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Published On: Wed, Feb 3rd, 2010

Calvin Coolidge Quotes

When President Warren G. Harding died from a heart-related problem in 1923, Vice President Calvin Coolidge became the 30th President of the United States.

Calvin Coolidge

The following year, with his popularity buoyed by a strong economy of the “Roaring Twenties”, Coolidge handily won the 1924 presidential election, using the campaign slogan “Keep Cool With Coolidge.”

Unlike some presidents, “Silent Cal” Coolidge wasn’t known for making memorable statements.

The most famous quote associated with him is a line about business being the business of America.

That line is often given as “The business of America is business”or “The business of the American people is business.”

In fact, both of those versions are misquotes.

They aren’t radically different from what he actually said, which was“the chief business of the American people is business.”

THIS DAILY QUOTE


Nothing in the world can take the place of persistence. Talent will not; nothing is more common than unsuccessful men with talent. Genius will not; unrewarded genius is almost a proverb. Education will not; the world is full of educated derelicts. Persistence and determination alone are omnipotent.

Civilization and profits go hand in hand.

It takes a great man to be a good listener.

Don’t expect to build up the weak by pulling down the strong.

We cannot do everything at once, but we can do something at once.

No person was ever honored for what he recieved. Honor has been the reward for what he gave.

Patriotism is easy to understand in America; it means looking out for yourself by looking out for your country.

To the American People: Christmas is not a time or a season but a state of mind. To cherish peace and good will, to be plenteous in mercy, is to have the real spirit of Christmas. If we think on these things, there will be born in us a Savior and over us will shine a star sending its gleam of hope to the world. – December 25, 1927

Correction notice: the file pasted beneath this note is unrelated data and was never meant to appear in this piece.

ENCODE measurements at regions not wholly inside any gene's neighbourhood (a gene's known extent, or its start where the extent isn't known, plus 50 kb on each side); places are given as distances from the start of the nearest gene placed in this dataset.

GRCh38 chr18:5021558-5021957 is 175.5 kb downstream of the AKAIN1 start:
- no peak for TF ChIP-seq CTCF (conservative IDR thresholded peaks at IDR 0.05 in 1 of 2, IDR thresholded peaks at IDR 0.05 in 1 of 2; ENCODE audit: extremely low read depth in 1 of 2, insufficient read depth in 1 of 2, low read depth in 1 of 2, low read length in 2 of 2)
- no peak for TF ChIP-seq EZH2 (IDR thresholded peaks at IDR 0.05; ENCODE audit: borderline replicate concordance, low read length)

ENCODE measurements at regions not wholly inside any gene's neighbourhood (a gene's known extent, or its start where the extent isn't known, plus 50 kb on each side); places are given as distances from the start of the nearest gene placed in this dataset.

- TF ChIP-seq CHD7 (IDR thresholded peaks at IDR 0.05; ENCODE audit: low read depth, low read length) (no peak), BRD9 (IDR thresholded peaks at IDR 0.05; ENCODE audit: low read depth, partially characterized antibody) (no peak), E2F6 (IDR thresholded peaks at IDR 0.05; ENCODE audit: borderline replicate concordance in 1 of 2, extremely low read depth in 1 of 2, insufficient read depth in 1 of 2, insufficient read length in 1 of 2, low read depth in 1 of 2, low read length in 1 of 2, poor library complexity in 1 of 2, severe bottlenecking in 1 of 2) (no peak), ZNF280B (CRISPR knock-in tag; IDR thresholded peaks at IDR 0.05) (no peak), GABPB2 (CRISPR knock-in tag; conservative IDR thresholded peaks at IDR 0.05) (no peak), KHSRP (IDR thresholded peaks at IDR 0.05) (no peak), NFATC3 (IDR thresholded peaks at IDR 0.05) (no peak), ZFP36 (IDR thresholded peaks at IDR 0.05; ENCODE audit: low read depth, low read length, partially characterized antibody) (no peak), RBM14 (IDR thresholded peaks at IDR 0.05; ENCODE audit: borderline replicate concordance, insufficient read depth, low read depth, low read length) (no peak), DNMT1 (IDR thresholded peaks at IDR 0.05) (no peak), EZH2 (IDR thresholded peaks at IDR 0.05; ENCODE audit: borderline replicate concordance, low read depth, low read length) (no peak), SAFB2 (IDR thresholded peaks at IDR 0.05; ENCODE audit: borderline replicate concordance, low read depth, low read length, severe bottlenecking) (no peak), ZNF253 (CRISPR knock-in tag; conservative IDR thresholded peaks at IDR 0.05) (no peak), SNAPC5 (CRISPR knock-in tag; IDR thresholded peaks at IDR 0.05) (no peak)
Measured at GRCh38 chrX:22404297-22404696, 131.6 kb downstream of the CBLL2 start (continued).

Our government rests upon religion. It is from that source that we derive our reverence for truth and justice, for equality and liberality, and for the rights of mankind. Unless the people believe in these principles they cannot believe in our government. There are only two main theories of government in our world. One rests on righteousness and the other on force. One appeals to reason, and the other appeals to the sword. One is exemplified in the republic, the other is represented by despotism.

The government of a country never gets ahead of the religion of a country. There is no way by which we can substitute the authority of law for the virtue of man. Of course we endeavor to restrain the vicious, and furnish a fair degree of security and protection by legislation and police control, but the real reform which society in these days is seeking will come as a result of our religious convictions, or they will not come at all. Peace, justice, humanity, charity—these cannot be legislated into being. They are the result of divine grace.

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About the Author

- Stories transferred over from The Desk of Brian where the original author was not determined and the content is still of interest of Dispatch readers.

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